He’s OK, they’re OK
But no council members are calling for Bradshaw’s head, either.
Bradshaw, who started his job in Port Aransas in June, applied for the position of Corpus Christi city manager in mid- December. But, within several days, he withdrew from contention after learning that his name, along with the names of all other applicants, was about to be made public.
In interviews with the South Jetty, no Port Aransas City Council members said Bradshaw’s action had permanently damaged his relationship with the council.
“What he did is not unusual in the corporate world, so I don’t really have a problem with it,” said Councilman Charles Bujan.
“I’m a little disappointed it happened, and it came out in the paper, and all that stuff,” Bujan said. “I wish that hadn’t happened. But I don’t have a problem with what he did.”
In its online edition Dec. 28, the Corpus Christi Caller-Times reported Bradshaw’s name along with the names of 52 other applicants for the city manager’s position. The City of Corpus Christi released applicants’ resumes after receiving a request under the Public Information Act, according to the Caller-Times.
Bradshaw said the city’s search firm led him to believe, at the time he applied, that it wouldn’t be publicly revealed that he was an applicant unless he became a finalist. Bradshaw withdrew his application immediately after the search firm notified him on Dec. 21 that applicants’ names were being released.
After the Caller-Times story ran, Bradshaw sent an apologetic e-mail to Port Aransas council members. The e-mail said he didn’t think his name would become public unless he was a finalist.
He also wrote, “We have several major issues on the horizon for the City of Port Aransas and I would never abandon my commitment to the City until I meet my obligations to see these projects come to fruition.”
Bradshaw told the South Jetty that he was happy being city manager of Port Aransas and that he didn’t think he had a realistic shot at the Corpus Christi job.
But he said he applied for it anyway to see if he’d be competitive for a city manager position in such a large city. Bradshaw has worked for years in municipal administration, and he’s a native of Corpus Christi.
Mayor Keith McMullin met with Bradshaw after news of Bradshaw’s application broke.
“He apologized that it all happened, in the first place,” McMullin said. “But he also said that he … didn’t feel as though he had the qualifications or experience for a city that size, and went about this really, as he put it, as a fishing expedition, to see if he really was, in fact, competitive for a position like that.
“I take him at his word,” McMullin continued. “And I told him that I hope he is here for the long haul. We have a lot of work to do for the city of Port Aransas, and … you know, truly we spent a lot of time, energy and money finding the right person, finding Robert, to get him here, and I’d like to see him be here and make the contributions I know he can make.”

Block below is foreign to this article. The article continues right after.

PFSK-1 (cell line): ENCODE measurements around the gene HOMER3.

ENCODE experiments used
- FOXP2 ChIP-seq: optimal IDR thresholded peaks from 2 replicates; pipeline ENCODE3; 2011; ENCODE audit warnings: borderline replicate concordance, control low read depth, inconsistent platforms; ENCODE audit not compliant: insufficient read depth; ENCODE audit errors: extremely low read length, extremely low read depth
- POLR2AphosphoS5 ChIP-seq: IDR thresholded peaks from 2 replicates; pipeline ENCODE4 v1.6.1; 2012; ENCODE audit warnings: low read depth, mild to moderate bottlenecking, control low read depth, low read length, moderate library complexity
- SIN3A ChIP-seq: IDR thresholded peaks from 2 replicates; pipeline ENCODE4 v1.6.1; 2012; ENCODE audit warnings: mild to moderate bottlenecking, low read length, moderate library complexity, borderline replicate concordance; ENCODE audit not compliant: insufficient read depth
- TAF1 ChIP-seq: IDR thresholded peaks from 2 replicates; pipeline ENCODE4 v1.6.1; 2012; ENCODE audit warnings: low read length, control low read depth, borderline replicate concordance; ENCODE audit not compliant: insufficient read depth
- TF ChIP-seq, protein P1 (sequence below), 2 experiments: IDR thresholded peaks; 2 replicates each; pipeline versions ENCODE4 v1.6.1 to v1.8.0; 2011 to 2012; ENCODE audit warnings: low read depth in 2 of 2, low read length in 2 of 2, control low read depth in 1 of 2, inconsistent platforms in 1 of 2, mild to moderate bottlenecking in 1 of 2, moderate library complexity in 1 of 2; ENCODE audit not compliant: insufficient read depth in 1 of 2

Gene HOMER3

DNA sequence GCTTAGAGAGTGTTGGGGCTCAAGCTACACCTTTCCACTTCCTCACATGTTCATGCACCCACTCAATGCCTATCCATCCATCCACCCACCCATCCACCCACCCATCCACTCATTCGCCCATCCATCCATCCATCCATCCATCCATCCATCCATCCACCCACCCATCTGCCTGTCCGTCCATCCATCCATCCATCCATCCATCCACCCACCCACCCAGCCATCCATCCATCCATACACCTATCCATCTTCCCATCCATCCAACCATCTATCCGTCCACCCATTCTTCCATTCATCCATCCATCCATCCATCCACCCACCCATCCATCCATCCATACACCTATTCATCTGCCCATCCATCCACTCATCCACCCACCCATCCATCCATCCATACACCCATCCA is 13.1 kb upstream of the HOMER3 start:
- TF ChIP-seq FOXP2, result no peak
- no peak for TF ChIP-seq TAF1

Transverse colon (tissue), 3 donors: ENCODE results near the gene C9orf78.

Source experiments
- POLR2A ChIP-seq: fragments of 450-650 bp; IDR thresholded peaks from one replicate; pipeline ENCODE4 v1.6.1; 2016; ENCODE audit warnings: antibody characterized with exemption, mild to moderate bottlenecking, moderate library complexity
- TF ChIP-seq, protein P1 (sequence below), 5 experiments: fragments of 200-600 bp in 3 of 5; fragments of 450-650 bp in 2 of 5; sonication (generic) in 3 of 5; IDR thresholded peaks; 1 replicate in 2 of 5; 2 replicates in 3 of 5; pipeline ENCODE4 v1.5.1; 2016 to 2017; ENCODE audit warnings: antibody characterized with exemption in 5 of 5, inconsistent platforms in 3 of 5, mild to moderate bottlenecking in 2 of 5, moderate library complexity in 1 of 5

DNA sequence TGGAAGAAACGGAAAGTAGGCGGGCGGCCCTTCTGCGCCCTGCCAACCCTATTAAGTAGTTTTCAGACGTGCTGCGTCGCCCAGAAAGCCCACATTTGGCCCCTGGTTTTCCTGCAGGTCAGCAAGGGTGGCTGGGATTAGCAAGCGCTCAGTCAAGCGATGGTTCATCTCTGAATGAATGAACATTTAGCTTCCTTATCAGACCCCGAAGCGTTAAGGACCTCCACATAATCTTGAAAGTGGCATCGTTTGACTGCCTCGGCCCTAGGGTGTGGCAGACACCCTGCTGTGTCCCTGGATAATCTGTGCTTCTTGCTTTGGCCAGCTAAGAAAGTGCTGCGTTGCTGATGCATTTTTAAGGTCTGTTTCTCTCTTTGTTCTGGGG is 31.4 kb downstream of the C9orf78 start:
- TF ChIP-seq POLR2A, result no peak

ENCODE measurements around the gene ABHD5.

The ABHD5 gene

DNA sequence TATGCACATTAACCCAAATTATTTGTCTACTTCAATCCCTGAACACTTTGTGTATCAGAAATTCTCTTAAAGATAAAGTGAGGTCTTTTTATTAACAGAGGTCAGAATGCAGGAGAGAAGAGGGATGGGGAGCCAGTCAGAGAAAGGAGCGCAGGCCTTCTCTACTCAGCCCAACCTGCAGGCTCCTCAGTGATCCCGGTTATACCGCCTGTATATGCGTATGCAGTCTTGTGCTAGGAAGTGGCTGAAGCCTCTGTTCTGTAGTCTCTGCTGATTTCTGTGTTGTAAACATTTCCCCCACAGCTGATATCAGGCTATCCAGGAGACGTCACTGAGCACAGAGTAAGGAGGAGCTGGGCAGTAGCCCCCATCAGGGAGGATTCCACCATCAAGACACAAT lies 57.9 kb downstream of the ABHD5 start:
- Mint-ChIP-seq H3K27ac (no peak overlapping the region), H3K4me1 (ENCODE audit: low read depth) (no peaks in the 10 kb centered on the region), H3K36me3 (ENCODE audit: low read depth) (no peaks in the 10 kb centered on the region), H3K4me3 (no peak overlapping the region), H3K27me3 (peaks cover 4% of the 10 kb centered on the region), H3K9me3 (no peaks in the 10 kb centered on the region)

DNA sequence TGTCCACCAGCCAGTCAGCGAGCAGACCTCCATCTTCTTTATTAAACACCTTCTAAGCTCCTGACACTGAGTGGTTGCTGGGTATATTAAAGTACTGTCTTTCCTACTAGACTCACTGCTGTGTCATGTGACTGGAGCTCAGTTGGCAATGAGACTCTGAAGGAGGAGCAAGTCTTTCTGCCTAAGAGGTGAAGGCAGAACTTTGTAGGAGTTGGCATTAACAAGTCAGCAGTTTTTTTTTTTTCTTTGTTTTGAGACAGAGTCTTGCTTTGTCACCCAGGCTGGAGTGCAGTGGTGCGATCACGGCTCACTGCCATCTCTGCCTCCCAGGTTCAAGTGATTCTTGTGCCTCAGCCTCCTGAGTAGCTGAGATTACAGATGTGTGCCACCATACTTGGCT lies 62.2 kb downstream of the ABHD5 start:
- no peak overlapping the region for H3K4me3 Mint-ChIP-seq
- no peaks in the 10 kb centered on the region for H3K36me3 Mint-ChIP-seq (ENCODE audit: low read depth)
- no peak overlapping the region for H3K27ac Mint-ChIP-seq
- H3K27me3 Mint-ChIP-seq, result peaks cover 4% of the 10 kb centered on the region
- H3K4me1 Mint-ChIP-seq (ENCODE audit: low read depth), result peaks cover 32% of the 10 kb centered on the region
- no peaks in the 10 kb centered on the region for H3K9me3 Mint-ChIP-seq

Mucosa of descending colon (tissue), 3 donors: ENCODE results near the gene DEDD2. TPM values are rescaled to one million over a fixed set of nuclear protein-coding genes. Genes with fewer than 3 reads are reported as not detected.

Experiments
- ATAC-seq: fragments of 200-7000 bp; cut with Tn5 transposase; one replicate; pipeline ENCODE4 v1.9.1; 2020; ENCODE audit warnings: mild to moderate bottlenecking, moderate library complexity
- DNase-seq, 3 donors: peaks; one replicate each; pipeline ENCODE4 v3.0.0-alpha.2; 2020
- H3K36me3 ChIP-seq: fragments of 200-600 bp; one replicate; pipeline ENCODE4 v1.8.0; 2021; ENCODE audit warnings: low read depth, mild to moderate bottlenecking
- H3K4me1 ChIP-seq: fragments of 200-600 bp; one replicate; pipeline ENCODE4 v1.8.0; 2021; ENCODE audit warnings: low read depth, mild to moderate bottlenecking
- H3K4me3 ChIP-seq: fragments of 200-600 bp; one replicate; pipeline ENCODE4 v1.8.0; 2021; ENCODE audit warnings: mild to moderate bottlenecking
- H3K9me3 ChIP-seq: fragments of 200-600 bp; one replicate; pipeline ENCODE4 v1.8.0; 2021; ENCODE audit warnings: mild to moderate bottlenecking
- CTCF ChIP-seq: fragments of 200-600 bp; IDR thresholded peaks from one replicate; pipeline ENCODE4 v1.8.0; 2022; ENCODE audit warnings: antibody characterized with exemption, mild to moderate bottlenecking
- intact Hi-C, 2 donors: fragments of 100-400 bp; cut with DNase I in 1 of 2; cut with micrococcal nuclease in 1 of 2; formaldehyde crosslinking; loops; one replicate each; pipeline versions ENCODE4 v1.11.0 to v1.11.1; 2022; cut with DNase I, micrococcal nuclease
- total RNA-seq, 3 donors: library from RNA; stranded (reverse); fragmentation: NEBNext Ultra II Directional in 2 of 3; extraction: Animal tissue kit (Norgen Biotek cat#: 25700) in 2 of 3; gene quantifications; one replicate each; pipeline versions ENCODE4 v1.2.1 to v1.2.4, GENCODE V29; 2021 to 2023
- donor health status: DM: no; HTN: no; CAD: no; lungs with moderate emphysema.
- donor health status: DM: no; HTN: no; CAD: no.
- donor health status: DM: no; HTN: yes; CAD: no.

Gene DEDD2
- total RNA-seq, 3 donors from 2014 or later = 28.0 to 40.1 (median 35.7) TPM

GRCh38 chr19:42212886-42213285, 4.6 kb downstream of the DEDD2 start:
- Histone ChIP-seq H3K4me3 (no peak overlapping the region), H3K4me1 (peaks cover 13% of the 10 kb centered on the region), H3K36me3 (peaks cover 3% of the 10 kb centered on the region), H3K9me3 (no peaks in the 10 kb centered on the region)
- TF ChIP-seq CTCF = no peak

Bradshaw replaced Michael Kovacs, who left in December 2009 to take an assistant city manager’s position in Park City, Utah. On and off, Port Aransas city officials spent a few months sifting through more than 100 applications for the city manager’s job before settling on Bradshaw as their top pick.
Council member Glenda Balentine said she didn’t have a problem with the fact that Bradshaw applied for the Corpus Christi city manager’s job.
“I believe him when he says he is testing waters, and I feel everyone needs to look out for their best interests,” Balentine said.
Councilman Keith Donley said he didn’t begrudge Bradshaw for trying to advance his career.
“I think it was the right thing for him to do, to withdraw his name,” Donley said. “He didn’t have to do that. He already has this (current) job and could have continued on as city manager of Port Aransas on through his contract.”
Councilman John Price said he was “disappointed” to hear that Bradshaw had applied for the job of Corpus Christi city manager.
“I think Robert is a really dynamic guy and adds a whole lot to our operation at the city and would like to have envisioned him there until he was ready to retire, but possibly, that might not be the case,” Price said.
“Perhaps it just looked like an incredible opportunity to test the waters and see where he stands against other city managers,” Price said. “I think the bottom line is, we need to work really hard to make sure he feels at home and get him settled in Port Aransas.”
Asked whether he had a problem with Bradshaw seeking the Corpus Christi job, Councilman Rick Pratt said, “It certainly didn’t do his image any good. It created a problem for him.”
Asked if Bradshaw’s relationship with the council has been poisoned, Pratt said, “Not poisoned, but it certainly affected it.”
Asked how it has been affected, Pratt said, “We won’t know yet, will we? His statement that he just sort of applied to check the water is understandable. … But you can’t help but wonder if (the Corpus Christi City Council) said yes, would he have gone? He probably would have, and we would be looking for another city manager. To that extent, it affected his relationship with the council.”